Lycopenes

 

Identifiers

INS No. 160d(i-iii)
E 160d(i-iii)
EINECS No. 207-949-1
CAS No. 502-65-8
CI Natural Yellow 27
CI No. 75125

Synthetic lycopene
Lycopene, red tomato
Lycopene, Blakeslea trispora
Tomato lycopene extract
Tomato lycopene concentrate

Physical Description

Lycopene is a naturally occurring pigment found in vegetables (especially tomatoes), fruits, algae and fungi. It can also be synthesized chemically. Lycopene extract from tomato is a red pigment obtained by ethyl acetate extraction of the pulp of a non-genetically modified variety of ripe tomatoes (Lycopersicon esculentum L.) that has a high lycopene content (6%). Synthetic lycopene and lycopene from Blakeslea trispora are red crystalline powders.

Common Uses

Typical applications for lycopene extract from tomato include dairy products, non-alcoholic flavored drinks, cereal and cereal products, bread and baked goods, candies, soups, salad dressings, sauces, and spreads, providing color shades from yellow to red.

Specifications

US FDA

EU Commission Regulation (EU) No 231/2012

JECFA

Codex GSFA Provisions

Lycopene synthetic, Lycopene tomato, and Lycopene Blakeslea trispora (INS Nos. 160d(i-iii)) are food additives that are included in Table 3 of the Codex General Standard for Food Additives (GSFA), and as such may be used in specified foods under the conditions of good manufacturing practices (GMP) as outlined in the Preamble of the Codex GSFA. Lycopene is also acceptable in foods conforming to the commodity Standards for Bouillons and Consommés (CS 117-1981) and Certain Canned Fruits (CS 319-2015).

Regulatory Approvals

JECFA: A group ADI “not specified” for lycopene from all sources (synthetic lycopene, lycopene derived from Blakeslea trispora and lycopene extract from tomato) was established at the 71st JECFA (2009).

USA: Tomato lycopene extract and tomato lycopene concentrate are exempt from certification and may be safely used for coloring foods generally in amounts consistent with GMP (21 CFR 73.585).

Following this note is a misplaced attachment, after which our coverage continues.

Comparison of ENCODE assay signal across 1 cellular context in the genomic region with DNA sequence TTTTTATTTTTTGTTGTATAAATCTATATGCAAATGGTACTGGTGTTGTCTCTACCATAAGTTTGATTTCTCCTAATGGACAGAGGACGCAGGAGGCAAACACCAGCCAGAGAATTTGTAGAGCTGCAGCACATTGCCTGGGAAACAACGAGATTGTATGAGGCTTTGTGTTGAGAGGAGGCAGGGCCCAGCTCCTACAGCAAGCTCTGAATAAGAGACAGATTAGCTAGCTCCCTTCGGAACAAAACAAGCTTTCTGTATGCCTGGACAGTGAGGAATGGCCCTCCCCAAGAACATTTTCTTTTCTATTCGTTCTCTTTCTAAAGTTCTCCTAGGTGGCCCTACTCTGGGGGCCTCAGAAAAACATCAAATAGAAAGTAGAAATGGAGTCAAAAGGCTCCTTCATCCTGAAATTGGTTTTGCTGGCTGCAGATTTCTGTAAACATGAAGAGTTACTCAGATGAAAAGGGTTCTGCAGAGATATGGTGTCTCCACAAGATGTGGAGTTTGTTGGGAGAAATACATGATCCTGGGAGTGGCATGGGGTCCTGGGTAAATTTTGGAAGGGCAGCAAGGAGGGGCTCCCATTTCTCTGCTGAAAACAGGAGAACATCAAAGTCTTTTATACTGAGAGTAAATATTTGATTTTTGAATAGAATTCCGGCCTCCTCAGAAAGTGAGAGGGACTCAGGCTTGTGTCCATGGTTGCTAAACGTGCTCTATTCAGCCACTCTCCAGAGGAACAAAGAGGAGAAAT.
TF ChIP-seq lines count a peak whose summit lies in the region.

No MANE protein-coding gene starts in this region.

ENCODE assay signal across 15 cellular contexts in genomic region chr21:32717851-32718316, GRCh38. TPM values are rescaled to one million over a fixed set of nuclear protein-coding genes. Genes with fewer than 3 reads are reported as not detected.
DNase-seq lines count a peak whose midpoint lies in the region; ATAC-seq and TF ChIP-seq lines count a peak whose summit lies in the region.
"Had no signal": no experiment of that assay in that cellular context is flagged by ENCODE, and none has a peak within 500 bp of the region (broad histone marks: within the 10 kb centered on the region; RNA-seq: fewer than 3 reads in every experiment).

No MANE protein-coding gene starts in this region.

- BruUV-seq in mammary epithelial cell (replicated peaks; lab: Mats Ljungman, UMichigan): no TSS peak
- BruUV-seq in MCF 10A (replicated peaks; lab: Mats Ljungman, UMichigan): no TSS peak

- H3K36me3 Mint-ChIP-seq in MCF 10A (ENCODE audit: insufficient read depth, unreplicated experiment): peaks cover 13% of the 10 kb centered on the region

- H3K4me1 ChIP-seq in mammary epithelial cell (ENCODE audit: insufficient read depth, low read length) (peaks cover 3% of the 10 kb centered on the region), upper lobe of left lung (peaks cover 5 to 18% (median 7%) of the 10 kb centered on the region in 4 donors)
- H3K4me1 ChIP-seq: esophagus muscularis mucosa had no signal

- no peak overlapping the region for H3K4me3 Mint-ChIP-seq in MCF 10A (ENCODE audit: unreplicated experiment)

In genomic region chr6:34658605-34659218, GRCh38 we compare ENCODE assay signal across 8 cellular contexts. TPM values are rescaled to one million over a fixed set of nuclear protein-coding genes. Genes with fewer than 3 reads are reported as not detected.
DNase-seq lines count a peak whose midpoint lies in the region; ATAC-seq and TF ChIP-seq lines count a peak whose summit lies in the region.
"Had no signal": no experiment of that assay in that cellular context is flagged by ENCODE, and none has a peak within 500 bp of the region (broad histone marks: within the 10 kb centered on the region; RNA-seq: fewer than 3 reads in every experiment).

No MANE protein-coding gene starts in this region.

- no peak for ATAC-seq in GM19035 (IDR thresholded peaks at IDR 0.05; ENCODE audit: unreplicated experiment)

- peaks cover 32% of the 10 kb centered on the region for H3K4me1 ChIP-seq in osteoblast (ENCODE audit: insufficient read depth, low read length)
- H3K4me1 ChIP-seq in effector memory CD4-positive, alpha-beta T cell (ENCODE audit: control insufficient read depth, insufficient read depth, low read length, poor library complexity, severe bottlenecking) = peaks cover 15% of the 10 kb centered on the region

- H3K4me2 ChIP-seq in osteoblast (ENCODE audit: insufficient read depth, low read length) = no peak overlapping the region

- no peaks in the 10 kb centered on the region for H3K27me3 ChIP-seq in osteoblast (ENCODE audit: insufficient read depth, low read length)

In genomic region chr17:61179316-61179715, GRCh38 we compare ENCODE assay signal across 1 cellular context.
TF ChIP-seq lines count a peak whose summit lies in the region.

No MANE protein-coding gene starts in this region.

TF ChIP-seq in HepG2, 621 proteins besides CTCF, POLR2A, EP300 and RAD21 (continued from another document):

EU: ADI of 0-0.5 mg/kg body weight for lycopene from all sources (2008). EFSA has authorized specific uses and maximum permitted levels for lycopene.

Safety Assessment

Lycopene is a normal constituent of the human diet, and the background dietary exposure to lycopene from vegetables and fruits is up to 10 mg/person per day. The available data indicate that dietary lycopene is generally well tolerated in humans.  JECFA reconsidered the available toxicological data in 2009, including a new 28-day study, together with the dietary exposure to lycopene that occurs naturally in food and lycopene used as a food color from all sources. The Committee concluded that, based on lycopene’s very low toxicity, there was no need to establish a numerical ADI.

Safety Reviews

Scientific Opinion of the Panel on Food Additives, Flavourings, Processing Aids and Materials in Contact with Food on a request from the Commission on the safety in use of lycopene as a food colour. The EFSA Journal (2008) 674, 1-12. Available online

Joint FAO/WHO Expert Committee on Food Additives. Meeting (67th: 2006 : Rome, Italy). Evaluation of certain food additives and contaminants: sixty-seventh report of the Joint FAO/WHO Expert Committee on Food Additives. (WHO technical report series; no. 940). Available online

Joint FAO/WHO Expert Committee on Food Additives. Meeting (71st : 2009 : Geneva, Switzerland). Safety evaluation of certain food additives: seventy-first meeting of the Joint FAO/WHO Expert Committee on Food Additives. (WHO technical report series; 956). Available online